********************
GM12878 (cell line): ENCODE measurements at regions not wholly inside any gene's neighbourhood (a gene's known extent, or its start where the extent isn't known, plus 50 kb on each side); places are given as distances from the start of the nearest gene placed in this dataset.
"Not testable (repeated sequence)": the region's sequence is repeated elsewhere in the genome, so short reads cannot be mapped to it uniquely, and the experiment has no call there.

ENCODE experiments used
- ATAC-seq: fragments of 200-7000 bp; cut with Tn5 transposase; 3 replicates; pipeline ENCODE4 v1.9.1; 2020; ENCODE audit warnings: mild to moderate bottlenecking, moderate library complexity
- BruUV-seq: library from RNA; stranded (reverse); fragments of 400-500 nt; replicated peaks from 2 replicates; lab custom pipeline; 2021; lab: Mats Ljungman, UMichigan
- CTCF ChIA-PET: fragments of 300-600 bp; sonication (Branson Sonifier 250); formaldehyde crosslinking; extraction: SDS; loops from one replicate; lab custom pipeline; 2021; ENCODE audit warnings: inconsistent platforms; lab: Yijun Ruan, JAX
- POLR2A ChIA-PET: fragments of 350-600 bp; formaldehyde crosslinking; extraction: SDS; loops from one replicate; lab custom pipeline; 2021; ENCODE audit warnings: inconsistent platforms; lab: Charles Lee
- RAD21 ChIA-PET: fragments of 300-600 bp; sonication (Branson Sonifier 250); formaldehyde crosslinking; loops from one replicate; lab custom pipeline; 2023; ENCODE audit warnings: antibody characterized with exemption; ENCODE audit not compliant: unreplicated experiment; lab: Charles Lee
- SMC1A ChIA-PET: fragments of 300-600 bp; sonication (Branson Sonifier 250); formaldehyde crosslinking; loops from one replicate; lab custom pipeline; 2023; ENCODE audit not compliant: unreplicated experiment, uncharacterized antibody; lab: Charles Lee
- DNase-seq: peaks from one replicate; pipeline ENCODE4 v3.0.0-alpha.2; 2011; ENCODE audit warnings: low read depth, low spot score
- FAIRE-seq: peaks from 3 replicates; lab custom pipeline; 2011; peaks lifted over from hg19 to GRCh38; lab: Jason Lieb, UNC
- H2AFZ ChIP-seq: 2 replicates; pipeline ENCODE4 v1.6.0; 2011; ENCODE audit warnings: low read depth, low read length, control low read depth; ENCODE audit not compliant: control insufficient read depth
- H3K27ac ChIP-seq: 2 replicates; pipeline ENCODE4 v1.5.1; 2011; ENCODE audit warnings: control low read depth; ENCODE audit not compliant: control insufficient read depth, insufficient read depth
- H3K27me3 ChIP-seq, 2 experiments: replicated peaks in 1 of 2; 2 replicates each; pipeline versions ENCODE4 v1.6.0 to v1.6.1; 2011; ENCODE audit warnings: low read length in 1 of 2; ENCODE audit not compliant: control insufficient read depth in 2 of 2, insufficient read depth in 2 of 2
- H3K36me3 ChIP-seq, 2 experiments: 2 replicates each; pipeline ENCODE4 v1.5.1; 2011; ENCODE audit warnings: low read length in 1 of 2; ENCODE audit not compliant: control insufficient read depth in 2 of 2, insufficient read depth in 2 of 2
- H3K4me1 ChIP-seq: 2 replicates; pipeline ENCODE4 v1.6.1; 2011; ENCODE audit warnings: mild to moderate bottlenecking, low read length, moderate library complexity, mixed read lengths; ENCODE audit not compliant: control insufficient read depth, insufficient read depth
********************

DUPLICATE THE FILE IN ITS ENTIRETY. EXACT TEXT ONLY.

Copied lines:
GM12878 (cell line): ENCODE measurements at regions not wholly inside any gene's neighbourhood (a gene's known extent, or its start where the extent isn't known, plus 50 kb on each side); places are given as distances from the start of the nearest gene placed in this dataset.
"Not testable (repeated sequence)": the region's sequence is repeated elsewhere in the genome, so short reads cannot be mapped to it uniquely, and the experiment has no call there.

ENCODE experiments used
- ATAC-seq: fragments of 200-7000 bp; cut with Tn5 transposase; 3 replicates; pipeline ENCODE4 v1.9.1; 2020; ENCODE audit warnings: mild to moderate bottlenecking, moderate library complexity
- BruUV-seq: library from RNA; stranded (reverse); fragments of 400-500 nt; replicated peaks from 2 replicates; lab custom pipeline; 2021; lab: Mats Ljungman, UMichigan
- CTCF ChIA-PET: fragments of 300-600 bp; sonication (Branson Sonifier 250); formaldehyde crosslinking; extraction: SDS; loops from one replicate; lab custom pipeline; 2021; ENCODE audit warnings: inconsistent platforms; lab: Yijun Ruan, JAX
- POLR2A ChIA-PET: fragments of 350-600 bp; formaldehyde crosslinking; extraction: SDS; loops from one replicate; lab custom pipeline; 2021; ENCODE audit warnings: inconsistent platforms; lab: Charles Lee
- RAD21 ChIA-PET: fragments of 300-600 bp; sonication (Branson Sonifier 250); formaldehyde crosslinking; loops from one replicate; lab custom pipeline; 2023; ENCODE audit warnings: antibody characterized with exemption; ENCODE audit not compliant: unreplicated experiment; lab: Charles Lee
- SMC1A ChIA-PET: fragments of 300-600 bp; sonication (Branson Sonifier 250); formaldehyde crosslinking; loops from one replicate; lab custom pipeline; 2023; ENCODE audit not compliant: unreplicated experiment, uncharacterized antibody; lab: Charles Lee
- DNase-seq: peaks from one replicate; pipeline ENCODE4 v3.0.0-alpha.2; 2011; ENCODE audit warnings: low read depth, low spot score
- FAIRE-seq: peaks from 3 replicates; lab custom pipeline; 2011; peaks lifted over from hg19 to GRCh38; lab: Jason Lieb, UNC
- H2AFZ ChIP-seq: 2 replicates; pipeline ENCODE4 v1.6.0; 2011; ENCODE audit warnings: low read depth, low read length, control low read depth; ENCODE audit not compliant: control insufficient read depth
- H3K27ac ChIP-seq: 2 replicates; pipeline ENCODE4 v1.5.1; 2011; ENCODE audit warnings: control low read depth; ENCODE audit not compliant: control insufficient read depth, insufficient read depth
- H3K27me3 ChIP-seq, 2 experiments: replicated peaks in 1 of 2; 2 replicates each; pipeline versions ENCODE4 v1.6.0 to v1.6.1; 2011; ENCODE audit warnings: low read length in 1 of 2; ENCODE audit not compliant: control insufficient read depth in 2 of 2, insufficient read depth in 2 of 2
- H3K36me3 ChIP-seq, 2 experiments: 2 replicates each; pipeline ENCODE4 v1.5.1; 2011; ENCODE audit warnings: low read length in 1 of 2; ENCODE audit not compliant: control insufficient read depth in 2 of 2, insufficient read depth in 2 of 2
- H3K4me1 ChIP-seq: 2 replicates; pipeline ENCODE4 v1.6.1; 2011; ENCODE audit warnings: mild to moderate bottlenecking, low read length, moderate library complexity, mixed read lengths; ENCODE audit not compliant: control insufficient read depth, insufficient read depth